A Slow Surrender To Winter Winter's harsh cold is not the ideal condition for flourishing plants, budding flowers or thriving spring life. For essayist Julie Zickefoose, this reality was hard to fight. It took withering blossoms and decaying insects for Zickefoose to understand the finality — and beauty — of winter.
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A Slow Surrender To Winter

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A Slow Surrender To Winter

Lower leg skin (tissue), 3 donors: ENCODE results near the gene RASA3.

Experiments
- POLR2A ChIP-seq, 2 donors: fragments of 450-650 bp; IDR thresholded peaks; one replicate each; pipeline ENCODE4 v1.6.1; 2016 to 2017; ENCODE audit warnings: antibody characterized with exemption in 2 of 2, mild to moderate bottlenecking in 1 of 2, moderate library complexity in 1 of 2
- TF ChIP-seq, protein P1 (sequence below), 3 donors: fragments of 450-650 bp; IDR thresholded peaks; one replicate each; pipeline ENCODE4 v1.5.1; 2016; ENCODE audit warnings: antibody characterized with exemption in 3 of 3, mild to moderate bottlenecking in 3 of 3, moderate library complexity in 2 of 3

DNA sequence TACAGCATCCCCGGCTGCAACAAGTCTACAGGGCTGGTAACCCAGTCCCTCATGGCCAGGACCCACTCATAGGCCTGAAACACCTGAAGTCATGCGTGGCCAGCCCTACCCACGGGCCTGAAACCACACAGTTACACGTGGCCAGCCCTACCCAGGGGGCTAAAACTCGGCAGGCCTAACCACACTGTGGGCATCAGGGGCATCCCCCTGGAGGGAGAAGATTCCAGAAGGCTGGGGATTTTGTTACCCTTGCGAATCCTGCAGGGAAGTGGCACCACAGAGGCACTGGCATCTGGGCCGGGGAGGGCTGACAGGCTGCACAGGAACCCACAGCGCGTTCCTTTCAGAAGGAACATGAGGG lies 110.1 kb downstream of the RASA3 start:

A Slow Surrender To Winter

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ROBERT SIEGEL, Host:

Unless you live in a warm place, the arrival of Christmas means you can no longer kid yourself. Winter has come. Each year, that is particularly hard to accept for commentator Julie Zickefoose.

JULIE ZICKEFOOSE: So it goes with the geraniums. I have to let them die. Tomorrow. Or maybe the next day, with a light snowfall for a funeral shroud. Oh, the intractable human heart. It does this every year.

(SOUNDBITE OF MUSIC)

SIEGEL: It's commentator Julie Zickefoose and by the time you hear this, you can rest assured that she will have consigned her geraniums to the compost file. She lives and writes in Ripley, Ohio.

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